Q. What’s the talk about possibly taking away Village official’s cars?
Zegarelli: The issue about doing away with official cars in the Village was tabled at our last meeting. What it is, is a series of assaults on the different institutions within the Village. They [the Board] start to convey that everything is wrong in the Village, everything is broken, nothing works right and only they have the answers. The four of them combined have less than 5 years of public service experience in the Village. They are contemplating taking away the Chief of Police’s car, the Village Administrator’s car and the Building Inspector’s car. They claim gasoline is expensive, but of course it is. It will be expensive as well for the Village to pay officials to use their own cars.
Q. There has been talk at Board meetings about returning Kingsland Point Park back to the County of Westchester for maintenance and supervision. What has precipitated that?
Zegarelli: Tom Caposella has this thing about wanting to give Kingsland Point Park back to the County. The others, with a lack of understanding on the issues and details, go along with him. We [the Village] monitor the park, we police it and we clean up. We also book events at the Park. On an annualized basis the difference of having Kingsland versus not having it is $20,000 a year. We would have the same number of people working in our parks even without Kingsland. So you’re not going to save anything there. Plus we have all our recreational equipment and vehicles stored at Kingsland. Where else can we find a place to put all of that?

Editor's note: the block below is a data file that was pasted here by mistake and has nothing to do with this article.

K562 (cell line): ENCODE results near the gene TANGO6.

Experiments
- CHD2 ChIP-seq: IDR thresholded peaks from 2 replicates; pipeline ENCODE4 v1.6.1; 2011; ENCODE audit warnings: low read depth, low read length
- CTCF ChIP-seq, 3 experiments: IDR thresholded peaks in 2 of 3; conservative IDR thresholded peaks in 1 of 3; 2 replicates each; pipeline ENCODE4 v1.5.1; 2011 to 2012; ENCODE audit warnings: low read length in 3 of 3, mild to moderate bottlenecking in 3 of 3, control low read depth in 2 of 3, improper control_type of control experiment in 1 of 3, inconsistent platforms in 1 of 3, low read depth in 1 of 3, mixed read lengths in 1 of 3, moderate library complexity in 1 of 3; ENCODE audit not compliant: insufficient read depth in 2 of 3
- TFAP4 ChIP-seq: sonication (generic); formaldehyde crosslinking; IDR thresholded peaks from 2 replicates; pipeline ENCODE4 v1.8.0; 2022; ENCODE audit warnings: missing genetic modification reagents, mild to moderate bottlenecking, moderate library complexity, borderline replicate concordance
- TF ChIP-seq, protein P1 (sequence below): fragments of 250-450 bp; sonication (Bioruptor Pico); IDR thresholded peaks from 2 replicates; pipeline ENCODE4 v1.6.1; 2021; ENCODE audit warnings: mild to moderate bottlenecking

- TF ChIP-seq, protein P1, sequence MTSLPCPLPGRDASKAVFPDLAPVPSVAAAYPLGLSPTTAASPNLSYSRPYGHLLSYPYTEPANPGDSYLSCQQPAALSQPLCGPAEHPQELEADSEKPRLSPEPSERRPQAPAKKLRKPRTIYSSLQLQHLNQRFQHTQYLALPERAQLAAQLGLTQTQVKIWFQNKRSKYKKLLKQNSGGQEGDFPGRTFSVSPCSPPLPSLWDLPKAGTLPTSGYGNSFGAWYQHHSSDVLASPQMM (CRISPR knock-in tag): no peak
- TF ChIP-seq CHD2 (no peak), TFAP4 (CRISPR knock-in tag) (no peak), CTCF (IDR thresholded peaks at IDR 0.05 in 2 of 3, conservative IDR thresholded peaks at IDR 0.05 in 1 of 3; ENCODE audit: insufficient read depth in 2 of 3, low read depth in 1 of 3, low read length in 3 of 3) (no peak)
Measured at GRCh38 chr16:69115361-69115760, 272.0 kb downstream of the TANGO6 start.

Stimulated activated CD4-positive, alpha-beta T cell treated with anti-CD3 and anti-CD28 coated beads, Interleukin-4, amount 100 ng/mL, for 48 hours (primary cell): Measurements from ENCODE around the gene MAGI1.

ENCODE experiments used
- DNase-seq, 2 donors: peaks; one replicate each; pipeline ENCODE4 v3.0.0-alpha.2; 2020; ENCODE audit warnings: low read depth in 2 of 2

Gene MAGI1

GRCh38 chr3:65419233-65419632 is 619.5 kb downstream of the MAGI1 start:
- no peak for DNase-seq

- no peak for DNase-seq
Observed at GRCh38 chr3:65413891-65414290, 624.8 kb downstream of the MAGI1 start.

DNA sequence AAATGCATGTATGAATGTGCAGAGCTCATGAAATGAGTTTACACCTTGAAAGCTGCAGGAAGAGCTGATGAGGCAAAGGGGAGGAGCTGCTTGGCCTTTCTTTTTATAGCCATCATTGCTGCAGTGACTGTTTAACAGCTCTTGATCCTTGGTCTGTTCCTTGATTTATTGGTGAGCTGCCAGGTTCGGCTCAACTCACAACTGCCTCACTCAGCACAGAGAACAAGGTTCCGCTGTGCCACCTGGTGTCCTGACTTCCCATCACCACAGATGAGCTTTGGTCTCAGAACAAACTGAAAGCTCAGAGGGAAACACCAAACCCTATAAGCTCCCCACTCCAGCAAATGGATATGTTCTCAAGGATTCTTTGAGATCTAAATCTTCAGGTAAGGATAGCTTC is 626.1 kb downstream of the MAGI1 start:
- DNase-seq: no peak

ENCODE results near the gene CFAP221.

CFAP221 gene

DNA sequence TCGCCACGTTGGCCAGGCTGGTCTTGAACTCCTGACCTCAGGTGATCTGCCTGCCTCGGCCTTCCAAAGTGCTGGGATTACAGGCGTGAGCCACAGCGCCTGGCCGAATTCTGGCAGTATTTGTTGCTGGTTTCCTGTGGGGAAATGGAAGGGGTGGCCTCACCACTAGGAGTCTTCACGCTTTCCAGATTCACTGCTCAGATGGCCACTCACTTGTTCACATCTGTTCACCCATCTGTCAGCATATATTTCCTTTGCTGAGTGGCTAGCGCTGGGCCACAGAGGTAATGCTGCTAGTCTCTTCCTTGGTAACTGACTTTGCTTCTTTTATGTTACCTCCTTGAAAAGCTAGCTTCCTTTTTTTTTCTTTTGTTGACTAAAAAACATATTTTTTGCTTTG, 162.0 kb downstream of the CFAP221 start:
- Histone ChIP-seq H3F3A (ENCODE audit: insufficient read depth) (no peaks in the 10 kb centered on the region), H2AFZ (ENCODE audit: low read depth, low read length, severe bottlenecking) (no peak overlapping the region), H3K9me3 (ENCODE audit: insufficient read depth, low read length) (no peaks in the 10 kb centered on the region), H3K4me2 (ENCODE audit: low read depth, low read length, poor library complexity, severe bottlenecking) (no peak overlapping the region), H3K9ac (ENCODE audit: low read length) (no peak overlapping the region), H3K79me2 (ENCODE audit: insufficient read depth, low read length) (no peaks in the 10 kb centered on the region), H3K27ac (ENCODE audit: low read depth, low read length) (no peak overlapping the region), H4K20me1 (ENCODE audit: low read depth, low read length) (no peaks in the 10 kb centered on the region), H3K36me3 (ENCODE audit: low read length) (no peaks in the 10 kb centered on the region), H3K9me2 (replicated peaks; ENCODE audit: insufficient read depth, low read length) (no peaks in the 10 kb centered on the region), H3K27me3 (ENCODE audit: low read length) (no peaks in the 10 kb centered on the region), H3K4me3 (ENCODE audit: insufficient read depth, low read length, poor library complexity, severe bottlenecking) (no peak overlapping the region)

Q. Where do you see Sleepy Hollow Village government going?
Zegarelli: It’s meandering. They have the four votes and they feel they were anointed to make the decisions. I’m giving them the rope to do what they think they can do, but I’m going to be there to yank it back at the right time. The law is clearly on my side.
Q. What do you think your legacy in Sleepy Hollow will be?
Zegarelli: I think hard work and ideas and all things "Sleepy Hollow"— meaning the ‘legend’ and the name change. I also think my administration has done many things that people may take for granted. We have done significant work in every Village park, and those parks have helped people identify with their own neighborhoods. Take Barnhardt Park, which will be a great addition to our Village, and the gazebo here at Kingsland. They have taken time to complete, and in their own ways are very important to the neighborhoods they serve.
I also think that we [my Administration] has brought stability in the work place by hiring very motivated and hard working professionals in all of the departments. That’s not to say that we haven’t had issues and situations to address, but if you didn’t have those you wouldn’t need Village government.
We have also done a great deal of work on General Motors. I look back on it and I say that we really didn’t do anything wrong. On the contrary, we analyzed the development in depth. As ironic as it may sound, Roseland’s departure came at a good time. Better to have them leave the project before building rather than to have them default during the construction phase. From what I hear Roseland is going to be liquidated. That doesn’t mean that we [the Board] can’t stay focused and do our own work. We are very close at this time to issuing the special building permit. We know that General Motors is distracted by their own state of affairs, but that doesn’t mean that we can’t issue the permit. There’s certainly is a lot of interest in the GM site. It’s not that developers don’t want to pursue this kind of development in these tougher economic times.